By on June 19, 2014

2013 Buick Encore, Exterior, Front 3/4, Picture Courtesy of Alex L. Dykes

J.D. Power has released their U.S. Initial Quality Study for 2014, where General Motors, Hyundai and Porsche earned top marks despite consumers still struggling with the gizmology taking over their vehicles.

Autoblog reports GM’s Buick, Chevrolet and GMC captured more awards than anyone else in the 2014 IQS, with six vehicles winning in their segments. Meanwhile, Hyundai and Porsche were ranked best overall mass-market and premium brand, respectively, where the former reported 94 issues per 100 vehicles reported in the first 90 days, 74/100 for the latter. Porsche also dominated the IQS, having the best score of all brands surveyed.

On the other end of the scale, Fiat Chrysler Automobiles ranked poorly in the study, with Fiat holding dead last at 206 problems per 100 vehicles reported in the survey period. Jeep came second-to-last with 146/100, while Dodge was just below the industry average at 124/100. Only Ram and Chrysler fared the best, matching or just exceeding the average of 116/100.

Part of the results may be due to automakers pushing the envelope on technology and new features to make consumers’ lives easier. J.D. Power Vice President of Global Automotive David Sargent says “almost all automakers are struggling” to introduce these pieces “without introducing additional quality problems.” In turn, some consumers are noting the technologies involved are “hard to understand, difficult to use, or [do] not always work as designed.”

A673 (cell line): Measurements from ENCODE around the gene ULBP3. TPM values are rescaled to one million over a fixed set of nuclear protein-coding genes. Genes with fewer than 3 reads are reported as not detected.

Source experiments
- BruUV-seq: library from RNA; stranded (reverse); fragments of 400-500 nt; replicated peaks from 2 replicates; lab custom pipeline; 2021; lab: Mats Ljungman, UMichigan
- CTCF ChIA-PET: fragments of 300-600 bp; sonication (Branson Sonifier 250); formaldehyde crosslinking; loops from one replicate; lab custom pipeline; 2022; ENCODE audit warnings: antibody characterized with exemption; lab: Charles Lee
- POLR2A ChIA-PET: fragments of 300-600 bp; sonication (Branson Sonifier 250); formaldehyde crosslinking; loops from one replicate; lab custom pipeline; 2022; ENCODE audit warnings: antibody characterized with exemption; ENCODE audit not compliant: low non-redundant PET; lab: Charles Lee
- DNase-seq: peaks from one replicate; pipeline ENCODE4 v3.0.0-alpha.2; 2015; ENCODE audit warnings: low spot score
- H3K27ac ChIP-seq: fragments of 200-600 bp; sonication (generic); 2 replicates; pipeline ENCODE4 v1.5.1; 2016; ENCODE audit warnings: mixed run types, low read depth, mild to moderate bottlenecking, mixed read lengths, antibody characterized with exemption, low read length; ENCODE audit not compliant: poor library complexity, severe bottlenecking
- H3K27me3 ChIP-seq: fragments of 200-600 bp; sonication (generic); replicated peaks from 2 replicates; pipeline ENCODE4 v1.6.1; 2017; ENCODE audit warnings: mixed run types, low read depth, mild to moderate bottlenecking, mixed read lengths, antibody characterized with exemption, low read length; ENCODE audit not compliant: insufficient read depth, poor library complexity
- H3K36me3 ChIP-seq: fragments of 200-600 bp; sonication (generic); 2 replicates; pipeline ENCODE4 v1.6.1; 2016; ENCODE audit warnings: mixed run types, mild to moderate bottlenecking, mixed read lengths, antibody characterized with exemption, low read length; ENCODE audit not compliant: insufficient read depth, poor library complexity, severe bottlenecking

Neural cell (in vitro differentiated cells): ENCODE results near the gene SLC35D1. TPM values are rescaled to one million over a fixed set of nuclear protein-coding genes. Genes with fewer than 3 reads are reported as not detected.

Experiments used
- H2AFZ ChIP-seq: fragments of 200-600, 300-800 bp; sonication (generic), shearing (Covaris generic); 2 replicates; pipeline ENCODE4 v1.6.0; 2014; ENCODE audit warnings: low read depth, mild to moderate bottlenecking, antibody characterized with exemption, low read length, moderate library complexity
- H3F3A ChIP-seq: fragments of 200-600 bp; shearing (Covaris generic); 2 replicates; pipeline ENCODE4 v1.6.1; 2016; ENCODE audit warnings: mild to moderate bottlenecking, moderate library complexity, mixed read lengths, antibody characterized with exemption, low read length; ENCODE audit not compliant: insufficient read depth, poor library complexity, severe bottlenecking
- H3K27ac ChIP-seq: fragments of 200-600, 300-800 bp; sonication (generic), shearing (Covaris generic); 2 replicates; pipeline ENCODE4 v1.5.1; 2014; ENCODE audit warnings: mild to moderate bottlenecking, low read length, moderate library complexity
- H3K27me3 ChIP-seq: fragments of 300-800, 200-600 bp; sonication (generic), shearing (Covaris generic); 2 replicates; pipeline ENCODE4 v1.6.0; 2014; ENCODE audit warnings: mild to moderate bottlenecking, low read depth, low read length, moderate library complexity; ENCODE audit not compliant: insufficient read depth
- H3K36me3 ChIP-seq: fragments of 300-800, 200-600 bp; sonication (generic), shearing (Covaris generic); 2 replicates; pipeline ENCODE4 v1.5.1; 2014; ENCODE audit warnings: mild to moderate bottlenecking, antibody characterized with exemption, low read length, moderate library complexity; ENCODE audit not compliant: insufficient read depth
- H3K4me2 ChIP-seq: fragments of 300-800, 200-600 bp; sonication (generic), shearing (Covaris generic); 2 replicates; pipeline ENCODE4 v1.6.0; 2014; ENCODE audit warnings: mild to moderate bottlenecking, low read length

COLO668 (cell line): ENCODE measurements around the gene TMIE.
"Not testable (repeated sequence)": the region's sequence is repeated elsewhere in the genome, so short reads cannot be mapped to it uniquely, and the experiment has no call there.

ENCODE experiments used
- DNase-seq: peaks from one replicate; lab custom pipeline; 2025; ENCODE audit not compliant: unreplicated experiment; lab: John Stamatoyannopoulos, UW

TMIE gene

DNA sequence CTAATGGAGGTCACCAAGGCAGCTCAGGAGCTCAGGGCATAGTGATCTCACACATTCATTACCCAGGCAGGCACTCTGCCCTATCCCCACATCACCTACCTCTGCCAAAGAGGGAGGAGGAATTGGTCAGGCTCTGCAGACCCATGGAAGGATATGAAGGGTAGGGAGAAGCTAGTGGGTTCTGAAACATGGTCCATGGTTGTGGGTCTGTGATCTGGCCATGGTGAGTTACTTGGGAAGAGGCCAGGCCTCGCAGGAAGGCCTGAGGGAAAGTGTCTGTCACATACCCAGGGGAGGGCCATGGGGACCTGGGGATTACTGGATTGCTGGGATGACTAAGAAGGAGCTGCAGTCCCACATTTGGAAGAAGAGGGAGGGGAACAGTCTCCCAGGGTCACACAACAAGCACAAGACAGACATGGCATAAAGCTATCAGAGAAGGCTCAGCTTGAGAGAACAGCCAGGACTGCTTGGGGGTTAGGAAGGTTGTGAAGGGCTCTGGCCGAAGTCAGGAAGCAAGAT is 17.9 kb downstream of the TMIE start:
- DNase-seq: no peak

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49 Comments on “JD Power Initial Quality Study Shows GM, Hyundai, Porsche Leading The Pack...”


  • avatar
    chainyanker

    The initial quality of the banana I just threw away was good when I bought it. Maybe there’ll be a recall.

  • avatar
    PenguinBoy

    It is interesting that Toyota is near the top, while Scion is near the bottom. Is the initial quality of Scion products *that* different than Toyota?

    Similar, but not quite as large, gaps exist between Chevrolet and Buick, Honda and Acura, and Chrysler and Dodge. In each case one brand is above average in IQS, while the other is below.

    It would be interesting to see what accounts for these differences.